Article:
This is an important and timely discussion of informed consent with a specific girl’s rights lens! the concept of ‘duty of care’ is particularly useful, shifting the burden of responsibility back to the institutional entity rather than the individual, which is ultimately responsible for how and if data about vulnerable constituencies is used.
This post is co-authored by Emily Tomkys, Oxfam GB; Danna Ingleton, Amnesty International; and me (Linda Raftree, Independent)
At the MERL Tech conference in DC this month, we ran a breakout session on rethinking consent in the digital age. Most INGOs have not updated their consent forms and policies for many years, yet the growing use of technology in our work, for many different purposes, raises many questions and insecurities that are difficult to address. Our old ways of requesting and managing consent need to be modernized to meet the new realities of digital data and the changing nature of data. Is informed consent even possible when data is digital and/or opened? Do we have any way of controlling what happens with that data once it is digital? How often are organizations violating national and global data privacy laws? Can technology be part of the answer?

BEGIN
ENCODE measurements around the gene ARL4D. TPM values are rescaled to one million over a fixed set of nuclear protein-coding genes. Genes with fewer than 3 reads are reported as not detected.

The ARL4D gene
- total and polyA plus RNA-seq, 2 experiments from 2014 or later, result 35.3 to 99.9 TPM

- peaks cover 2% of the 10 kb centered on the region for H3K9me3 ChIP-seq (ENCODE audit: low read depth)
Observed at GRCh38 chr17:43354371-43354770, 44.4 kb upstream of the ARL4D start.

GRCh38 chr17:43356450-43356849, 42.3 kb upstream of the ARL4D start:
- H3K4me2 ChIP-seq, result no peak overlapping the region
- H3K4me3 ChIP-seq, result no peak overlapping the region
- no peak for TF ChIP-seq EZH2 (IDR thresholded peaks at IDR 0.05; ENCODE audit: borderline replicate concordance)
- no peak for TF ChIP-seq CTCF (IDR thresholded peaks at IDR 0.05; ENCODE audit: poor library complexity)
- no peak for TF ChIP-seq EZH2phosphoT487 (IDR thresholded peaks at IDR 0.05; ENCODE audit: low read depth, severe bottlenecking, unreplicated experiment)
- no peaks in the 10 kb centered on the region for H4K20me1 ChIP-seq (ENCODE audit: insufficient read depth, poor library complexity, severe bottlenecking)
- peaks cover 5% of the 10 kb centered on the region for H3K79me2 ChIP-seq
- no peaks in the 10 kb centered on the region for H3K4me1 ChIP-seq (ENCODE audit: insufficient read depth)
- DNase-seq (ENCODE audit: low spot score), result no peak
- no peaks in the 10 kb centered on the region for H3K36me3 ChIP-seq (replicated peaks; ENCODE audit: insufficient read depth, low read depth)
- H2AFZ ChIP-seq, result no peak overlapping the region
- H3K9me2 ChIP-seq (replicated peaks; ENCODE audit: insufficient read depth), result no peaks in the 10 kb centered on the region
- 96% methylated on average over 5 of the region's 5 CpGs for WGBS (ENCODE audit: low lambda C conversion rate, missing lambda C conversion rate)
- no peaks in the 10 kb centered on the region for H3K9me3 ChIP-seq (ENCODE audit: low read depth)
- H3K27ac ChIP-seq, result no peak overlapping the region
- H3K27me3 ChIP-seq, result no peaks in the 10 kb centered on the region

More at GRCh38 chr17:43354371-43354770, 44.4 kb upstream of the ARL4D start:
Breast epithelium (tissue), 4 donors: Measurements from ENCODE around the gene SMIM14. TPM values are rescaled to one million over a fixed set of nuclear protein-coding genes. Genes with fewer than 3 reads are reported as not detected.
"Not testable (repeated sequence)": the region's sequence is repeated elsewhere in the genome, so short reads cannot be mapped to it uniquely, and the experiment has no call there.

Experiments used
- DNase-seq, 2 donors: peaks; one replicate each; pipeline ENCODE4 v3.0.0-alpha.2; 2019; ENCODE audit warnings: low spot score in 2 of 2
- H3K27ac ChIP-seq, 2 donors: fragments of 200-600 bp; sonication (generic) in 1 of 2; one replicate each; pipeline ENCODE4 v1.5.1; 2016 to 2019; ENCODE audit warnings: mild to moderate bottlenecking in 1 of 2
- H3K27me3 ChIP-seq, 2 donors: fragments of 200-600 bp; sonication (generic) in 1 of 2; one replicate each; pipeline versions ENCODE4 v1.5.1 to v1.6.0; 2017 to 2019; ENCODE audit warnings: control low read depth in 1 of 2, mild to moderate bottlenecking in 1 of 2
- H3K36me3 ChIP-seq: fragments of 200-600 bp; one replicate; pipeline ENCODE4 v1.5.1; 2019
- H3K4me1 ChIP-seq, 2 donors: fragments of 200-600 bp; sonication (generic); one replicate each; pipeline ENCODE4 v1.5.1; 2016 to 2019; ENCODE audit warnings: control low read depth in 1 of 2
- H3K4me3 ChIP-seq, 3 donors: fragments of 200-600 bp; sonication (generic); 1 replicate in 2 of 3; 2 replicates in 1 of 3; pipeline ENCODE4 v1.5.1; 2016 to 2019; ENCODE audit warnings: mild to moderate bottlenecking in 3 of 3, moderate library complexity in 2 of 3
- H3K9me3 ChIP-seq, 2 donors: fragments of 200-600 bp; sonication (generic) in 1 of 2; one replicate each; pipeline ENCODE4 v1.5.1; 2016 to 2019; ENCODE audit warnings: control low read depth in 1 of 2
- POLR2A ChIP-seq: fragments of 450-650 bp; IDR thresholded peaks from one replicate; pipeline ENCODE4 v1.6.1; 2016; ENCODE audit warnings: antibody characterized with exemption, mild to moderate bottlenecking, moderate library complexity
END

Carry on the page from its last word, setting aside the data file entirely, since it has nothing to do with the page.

Let’s take a moment…
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